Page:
1. FM, fibromyalgia; HC, linked to health condition; HOA, hand osteoarthritis; ICF, International Classification of Functioning, Disability and Health; NC, not covered by the ICF classification; PF, personal factor; PsA, psoriatic arthritis; RA, rheumatoid arthritis; SLE, systemic lupus erythematosus; SSc, systemic sclerosis.

Drugs, side effects of drugse1101 
Food and nutritione1100  
Clothes and means for keeping warm, comfortable clothes, shoes with low heels/orthopaedic shoese1150   
Assistive devices, adaptations, adapted car, electronic devices, splints and orthoses experienced as helpfule115, e125, e135, e1201
Household articles, furniture, computerse115, e130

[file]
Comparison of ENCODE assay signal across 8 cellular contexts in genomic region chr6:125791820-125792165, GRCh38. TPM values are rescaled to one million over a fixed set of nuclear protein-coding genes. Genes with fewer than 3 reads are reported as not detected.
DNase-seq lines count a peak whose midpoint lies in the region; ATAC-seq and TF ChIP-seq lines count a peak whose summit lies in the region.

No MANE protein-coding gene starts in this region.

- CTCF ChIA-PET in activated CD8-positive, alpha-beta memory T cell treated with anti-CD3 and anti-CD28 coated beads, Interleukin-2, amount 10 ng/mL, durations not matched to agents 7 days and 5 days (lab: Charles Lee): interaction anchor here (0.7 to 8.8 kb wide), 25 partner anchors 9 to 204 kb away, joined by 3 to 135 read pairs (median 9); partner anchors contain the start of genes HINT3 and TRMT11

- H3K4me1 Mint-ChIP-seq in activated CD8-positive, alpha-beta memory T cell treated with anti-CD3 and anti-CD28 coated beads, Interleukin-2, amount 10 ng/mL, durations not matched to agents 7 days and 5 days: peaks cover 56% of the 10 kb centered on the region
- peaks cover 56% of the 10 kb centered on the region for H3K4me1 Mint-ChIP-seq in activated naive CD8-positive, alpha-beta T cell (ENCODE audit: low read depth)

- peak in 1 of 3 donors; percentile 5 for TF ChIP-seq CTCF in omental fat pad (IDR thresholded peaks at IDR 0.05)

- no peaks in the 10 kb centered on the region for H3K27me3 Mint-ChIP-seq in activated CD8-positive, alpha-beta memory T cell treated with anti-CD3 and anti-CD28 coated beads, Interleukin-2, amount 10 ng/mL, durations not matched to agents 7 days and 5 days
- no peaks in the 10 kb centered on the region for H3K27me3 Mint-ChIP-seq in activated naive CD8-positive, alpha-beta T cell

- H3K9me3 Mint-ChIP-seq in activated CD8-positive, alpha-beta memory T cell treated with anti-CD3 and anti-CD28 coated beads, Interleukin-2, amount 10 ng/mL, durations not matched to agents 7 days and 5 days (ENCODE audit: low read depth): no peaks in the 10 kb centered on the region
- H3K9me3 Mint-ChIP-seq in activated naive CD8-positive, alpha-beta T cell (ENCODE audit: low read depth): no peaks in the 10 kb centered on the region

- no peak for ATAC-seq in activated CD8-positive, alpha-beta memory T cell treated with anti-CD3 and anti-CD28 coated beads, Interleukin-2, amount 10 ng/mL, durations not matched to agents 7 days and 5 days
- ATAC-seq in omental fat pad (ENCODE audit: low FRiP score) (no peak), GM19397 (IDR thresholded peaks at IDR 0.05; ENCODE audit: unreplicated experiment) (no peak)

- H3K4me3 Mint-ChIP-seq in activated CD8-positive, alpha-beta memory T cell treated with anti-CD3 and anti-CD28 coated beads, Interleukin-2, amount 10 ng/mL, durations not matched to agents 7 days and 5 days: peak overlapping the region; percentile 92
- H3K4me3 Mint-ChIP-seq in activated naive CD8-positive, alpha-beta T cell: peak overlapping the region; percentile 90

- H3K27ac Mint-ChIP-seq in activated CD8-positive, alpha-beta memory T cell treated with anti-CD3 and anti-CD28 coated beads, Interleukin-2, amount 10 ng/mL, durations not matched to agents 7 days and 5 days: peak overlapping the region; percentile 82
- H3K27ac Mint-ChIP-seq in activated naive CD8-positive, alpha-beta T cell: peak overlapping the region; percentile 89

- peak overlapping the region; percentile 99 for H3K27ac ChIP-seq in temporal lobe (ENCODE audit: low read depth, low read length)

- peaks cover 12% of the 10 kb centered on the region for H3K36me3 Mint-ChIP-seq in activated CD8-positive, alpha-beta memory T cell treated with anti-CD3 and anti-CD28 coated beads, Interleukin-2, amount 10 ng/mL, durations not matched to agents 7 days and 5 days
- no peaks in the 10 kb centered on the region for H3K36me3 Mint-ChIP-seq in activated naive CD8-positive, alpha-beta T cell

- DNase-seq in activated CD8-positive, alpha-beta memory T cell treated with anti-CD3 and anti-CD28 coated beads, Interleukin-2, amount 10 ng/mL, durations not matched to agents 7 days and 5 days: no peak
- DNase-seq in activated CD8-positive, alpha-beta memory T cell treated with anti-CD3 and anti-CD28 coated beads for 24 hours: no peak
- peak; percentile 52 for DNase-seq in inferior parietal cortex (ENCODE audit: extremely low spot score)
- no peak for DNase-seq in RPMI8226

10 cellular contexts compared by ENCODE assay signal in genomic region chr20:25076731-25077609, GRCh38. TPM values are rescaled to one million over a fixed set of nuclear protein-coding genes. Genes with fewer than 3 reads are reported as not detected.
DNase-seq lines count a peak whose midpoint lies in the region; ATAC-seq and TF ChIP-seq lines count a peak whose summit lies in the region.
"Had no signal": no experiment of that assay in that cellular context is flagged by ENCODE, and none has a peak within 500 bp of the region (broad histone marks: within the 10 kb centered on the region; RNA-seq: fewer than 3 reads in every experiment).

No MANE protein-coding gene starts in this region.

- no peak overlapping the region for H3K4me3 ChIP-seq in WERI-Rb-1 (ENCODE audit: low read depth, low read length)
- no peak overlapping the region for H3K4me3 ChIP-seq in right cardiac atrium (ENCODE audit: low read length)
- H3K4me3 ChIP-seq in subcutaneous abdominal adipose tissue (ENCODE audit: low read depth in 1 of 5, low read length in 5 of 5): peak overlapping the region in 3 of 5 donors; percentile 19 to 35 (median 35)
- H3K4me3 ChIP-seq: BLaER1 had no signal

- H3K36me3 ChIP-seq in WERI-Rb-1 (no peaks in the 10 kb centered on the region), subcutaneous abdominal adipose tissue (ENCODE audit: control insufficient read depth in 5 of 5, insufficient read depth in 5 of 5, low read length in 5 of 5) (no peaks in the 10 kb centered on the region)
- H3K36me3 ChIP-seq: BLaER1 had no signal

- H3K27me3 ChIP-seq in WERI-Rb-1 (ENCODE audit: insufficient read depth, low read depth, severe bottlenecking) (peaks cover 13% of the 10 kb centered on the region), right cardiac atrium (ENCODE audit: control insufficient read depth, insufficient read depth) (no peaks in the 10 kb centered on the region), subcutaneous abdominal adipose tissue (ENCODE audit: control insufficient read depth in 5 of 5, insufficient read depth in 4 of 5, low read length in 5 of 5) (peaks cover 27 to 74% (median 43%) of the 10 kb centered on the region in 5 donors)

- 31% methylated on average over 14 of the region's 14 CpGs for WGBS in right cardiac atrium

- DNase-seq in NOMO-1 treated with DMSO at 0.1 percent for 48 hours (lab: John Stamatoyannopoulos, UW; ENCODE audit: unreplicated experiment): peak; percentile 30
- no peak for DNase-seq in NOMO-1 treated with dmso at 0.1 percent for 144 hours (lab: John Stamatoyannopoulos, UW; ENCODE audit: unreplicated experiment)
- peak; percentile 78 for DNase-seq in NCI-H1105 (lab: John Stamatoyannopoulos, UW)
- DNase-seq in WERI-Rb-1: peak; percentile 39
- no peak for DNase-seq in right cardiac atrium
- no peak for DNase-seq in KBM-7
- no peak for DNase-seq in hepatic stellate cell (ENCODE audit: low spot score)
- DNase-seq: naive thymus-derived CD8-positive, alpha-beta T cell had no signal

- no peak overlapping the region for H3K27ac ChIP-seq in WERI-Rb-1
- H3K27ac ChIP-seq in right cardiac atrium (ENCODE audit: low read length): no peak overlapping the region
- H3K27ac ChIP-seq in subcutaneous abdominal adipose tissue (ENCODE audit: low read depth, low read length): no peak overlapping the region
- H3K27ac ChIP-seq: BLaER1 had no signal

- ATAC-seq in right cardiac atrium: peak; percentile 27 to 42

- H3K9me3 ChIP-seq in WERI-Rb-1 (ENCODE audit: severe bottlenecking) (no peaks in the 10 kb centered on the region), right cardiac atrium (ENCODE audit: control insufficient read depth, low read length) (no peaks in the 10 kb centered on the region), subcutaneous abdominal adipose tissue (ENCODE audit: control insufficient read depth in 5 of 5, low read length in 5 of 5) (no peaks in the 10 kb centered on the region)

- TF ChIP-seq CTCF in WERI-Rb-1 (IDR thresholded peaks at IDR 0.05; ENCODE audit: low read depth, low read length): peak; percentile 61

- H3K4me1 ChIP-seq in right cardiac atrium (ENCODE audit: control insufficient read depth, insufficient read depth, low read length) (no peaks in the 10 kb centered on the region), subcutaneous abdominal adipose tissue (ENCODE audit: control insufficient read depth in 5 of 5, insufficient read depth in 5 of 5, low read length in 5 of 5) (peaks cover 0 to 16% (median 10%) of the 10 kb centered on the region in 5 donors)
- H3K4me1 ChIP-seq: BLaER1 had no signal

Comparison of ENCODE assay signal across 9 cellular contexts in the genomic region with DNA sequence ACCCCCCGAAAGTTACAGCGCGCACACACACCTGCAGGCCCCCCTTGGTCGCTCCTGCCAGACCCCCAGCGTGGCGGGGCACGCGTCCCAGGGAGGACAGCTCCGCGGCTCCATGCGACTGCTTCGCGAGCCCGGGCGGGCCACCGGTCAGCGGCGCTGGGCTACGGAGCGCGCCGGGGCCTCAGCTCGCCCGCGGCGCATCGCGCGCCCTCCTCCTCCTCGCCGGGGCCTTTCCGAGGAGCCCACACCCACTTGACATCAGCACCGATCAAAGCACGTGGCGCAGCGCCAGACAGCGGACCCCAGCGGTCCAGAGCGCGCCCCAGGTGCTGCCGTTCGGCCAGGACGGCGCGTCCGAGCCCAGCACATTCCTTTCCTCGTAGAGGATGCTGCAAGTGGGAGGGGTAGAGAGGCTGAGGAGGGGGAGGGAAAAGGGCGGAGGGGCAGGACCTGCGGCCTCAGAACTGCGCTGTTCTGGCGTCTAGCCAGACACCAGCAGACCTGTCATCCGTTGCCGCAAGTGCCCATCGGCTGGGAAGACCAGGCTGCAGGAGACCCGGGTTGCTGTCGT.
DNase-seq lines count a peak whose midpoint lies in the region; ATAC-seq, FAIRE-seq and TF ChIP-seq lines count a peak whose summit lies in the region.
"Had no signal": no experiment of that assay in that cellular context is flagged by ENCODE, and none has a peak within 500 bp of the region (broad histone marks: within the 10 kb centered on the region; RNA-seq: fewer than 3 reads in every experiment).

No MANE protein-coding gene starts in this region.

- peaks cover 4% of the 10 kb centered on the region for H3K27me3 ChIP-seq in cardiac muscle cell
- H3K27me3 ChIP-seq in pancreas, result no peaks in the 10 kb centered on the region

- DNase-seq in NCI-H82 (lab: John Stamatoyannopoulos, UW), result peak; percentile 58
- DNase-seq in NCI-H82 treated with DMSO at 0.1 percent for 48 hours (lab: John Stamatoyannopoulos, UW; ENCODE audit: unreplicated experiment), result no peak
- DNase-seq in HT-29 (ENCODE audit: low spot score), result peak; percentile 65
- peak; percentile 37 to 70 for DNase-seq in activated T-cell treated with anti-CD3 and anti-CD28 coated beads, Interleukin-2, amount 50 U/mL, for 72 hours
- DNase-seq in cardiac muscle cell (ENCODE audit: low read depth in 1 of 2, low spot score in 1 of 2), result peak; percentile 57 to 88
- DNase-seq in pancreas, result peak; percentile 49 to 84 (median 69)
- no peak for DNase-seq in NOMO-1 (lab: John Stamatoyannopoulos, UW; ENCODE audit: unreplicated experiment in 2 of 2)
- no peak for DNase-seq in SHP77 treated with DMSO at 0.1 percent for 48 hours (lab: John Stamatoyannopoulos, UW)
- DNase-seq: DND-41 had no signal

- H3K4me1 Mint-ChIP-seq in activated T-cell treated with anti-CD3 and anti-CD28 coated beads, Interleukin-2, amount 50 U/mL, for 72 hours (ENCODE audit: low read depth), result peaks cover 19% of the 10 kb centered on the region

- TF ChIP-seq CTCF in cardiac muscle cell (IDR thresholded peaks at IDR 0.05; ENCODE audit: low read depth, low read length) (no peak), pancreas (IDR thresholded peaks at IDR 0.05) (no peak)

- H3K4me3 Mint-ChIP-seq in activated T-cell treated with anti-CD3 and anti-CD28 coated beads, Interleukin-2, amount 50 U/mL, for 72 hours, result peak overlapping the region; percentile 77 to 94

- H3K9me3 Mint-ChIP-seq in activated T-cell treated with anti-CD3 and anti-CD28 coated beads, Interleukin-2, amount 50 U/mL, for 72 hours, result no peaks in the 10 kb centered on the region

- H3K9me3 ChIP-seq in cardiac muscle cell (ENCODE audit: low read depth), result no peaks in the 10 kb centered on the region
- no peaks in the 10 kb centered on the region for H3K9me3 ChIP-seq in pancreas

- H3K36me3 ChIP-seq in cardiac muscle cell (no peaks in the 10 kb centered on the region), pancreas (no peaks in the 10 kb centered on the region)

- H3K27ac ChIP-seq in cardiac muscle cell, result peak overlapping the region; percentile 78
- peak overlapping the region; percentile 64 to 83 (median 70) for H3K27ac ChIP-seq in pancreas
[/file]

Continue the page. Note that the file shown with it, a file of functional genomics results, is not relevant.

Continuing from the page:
Construction of carse1200    
Public transportation, trainse5400   
Access and structure of buildings and of workplacee150, e155 
Infrastructure, parking places for disablede120, e5, e520    
Living conditions, living alonee     
Loss of income, additional costs (out-of-pocket costs)e1650
Crowdse215    
Climate and (extreme) weather conditions, including sensitivity to cold or heate225, e2600
Support of otherse3
Attitudes of otherse4
Institutions and policies of institutions and authorities, of (health) insurance companiese5802, e5 
Non-pharmacological treatmente5 
Own attitudes towards disease, oneself, others, drugs and accepting helpPF 
Gender-specific differences (e.g. losing hair is terrible for a women)PF    
Course of the disease, daily fluctuation and variability of symptomsHC  
Health condition is difficult to explain, is unknown, took a long time to diagnose, diagnosis is difficultHC   
Giving up career plansNC